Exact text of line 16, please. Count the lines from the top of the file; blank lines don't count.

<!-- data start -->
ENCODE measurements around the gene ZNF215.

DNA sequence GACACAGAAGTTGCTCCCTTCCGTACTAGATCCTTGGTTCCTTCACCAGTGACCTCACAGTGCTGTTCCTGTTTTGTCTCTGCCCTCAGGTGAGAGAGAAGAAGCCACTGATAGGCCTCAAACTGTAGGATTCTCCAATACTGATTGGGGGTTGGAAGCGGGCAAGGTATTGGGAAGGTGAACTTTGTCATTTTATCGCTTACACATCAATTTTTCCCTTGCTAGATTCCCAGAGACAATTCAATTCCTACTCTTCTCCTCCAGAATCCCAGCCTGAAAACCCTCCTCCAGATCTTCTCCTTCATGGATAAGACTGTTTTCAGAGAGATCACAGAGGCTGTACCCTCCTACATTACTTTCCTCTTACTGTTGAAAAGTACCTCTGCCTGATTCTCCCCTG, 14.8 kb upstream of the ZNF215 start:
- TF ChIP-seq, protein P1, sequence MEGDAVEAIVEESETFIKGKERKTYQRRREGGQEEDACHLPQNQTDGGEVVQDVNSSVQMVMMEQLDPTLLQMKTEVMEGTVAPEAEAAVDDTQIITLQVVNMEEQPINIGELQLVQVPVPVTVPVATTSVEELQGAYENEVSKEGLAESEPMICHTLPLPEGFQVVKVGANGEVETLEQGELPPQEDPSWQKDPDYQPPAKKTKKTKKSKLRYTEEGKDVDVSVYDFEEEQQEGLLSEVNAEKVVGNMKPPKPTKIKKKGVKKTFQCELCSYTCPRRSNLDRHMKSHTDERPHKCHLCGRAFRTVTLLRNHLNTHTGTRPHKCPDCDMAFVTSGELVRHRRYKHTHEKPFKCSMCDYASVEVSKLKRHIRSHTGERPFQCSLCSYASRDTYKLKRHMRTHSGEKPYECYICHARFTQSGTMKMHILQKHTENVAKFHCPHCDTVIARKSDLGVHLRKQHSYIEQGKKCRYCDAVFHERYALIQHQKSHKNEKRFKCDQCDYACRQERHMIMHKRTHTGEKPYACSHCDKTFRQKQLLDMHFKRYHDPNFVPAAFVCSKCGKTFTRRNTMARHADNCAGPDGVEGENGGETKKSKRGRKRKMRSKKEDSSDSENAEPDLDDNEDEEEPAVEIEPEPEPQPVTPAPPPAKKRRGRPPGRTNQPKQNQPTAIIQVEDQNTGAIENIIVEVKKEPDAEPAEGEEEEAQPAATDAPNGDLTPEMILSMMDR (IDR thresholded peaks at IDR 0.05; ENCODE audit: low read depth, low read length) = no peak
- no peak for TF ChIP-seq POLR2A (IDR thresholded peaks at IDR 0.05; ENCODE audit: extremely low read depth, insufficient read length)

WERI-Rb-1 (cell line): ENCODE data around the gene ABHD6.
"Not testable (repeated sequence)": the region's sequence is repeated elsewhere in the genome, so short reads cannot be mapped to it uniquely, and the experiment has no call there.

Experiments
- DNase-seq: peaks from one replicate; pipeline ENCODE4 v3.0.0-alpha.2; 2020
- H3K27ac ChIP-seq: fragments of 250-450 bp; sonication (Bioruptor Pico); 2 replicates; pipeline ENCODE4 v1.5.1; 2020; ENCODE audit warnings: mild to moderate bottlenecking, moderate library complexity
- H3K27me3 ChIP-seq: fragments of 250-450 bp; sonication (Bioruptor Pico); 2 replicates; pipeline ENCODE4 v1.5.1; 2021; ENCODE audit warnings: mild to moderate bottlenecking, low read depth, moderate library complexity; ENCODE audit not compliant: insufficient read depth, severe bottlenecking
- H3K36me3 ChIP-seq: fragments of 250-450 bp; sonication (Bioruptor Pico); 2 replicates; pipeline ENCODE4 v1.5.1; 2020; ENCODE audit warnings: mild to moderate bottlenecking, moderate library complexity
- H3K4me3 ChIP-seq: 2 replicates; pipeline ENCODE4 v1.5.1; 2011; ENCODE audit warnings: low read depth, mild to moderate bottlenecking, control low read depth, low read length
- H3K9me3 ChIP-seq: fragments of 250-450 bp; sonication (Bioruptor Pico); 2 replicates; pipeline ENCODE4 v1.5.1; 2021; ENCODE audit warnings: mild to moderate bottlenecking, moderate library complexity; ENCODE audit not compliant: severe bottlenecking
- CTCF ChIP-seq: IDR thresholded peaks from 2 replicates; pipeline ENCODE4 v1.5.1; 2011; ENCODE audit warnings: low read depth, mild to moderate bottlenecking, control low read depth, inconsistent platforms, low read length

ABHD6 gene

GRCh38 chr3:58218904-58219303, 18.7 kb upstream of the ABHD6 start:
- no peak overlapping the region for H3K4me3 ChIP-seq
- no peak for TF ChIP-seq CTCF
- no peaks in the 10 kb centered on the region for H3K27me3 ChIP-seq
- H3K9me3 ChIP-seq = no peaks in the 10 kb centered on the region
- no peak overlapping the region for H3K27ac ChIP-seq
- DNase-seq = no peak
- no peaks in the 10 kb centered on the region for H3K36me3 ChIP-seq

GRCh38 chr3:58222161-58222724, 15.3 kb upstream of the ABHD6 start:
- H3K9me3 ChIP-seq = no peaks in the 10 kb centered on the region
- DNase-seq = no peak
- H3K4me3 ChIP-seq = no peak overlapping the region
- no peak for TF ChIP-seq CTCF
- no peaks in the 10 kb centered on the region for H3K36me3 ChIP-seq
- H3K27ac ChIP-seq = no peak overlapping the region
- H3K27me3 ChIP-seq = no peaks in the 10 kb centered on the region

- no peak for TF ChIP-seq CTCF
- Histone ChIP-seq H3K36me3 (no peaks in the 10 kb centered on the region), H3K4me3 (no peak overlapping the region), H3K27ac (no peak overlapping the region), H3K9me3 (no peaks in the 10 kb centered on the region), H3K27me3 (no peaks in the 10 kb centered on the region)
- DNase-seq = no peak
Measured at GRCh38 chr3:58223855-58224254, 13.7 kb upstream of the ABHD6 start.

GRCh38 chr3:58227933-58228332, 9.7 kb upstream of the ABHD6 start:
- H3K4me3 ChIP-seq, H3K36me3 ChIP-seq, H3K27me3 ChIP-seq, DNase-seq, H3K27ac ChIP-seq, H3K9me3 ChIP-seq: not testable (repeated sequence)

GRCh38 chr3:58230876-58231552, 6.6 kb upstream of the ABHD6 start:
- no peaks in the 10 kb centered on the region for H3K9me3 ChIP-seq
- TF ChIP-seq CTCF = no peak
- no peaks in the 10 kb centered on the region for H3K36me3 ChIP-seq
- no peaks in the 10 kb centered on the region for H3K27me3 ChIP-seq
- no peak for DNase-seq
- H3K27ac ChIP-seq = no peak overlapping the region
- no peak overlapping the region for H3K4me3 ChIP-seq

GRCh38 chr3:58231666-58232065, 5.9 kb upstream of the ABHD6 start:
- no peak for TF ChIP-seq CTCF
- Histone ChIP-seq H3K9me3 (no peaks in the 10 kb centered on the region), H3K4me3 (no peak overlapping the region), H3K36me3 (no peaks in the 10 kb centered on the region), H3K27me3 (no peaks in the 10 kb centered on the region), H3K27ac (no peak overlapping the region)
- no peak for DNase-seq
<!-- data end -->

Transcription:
GRCh38 chr3:58218904-58219303, 18.7 kb upstream of the ABHD6 start: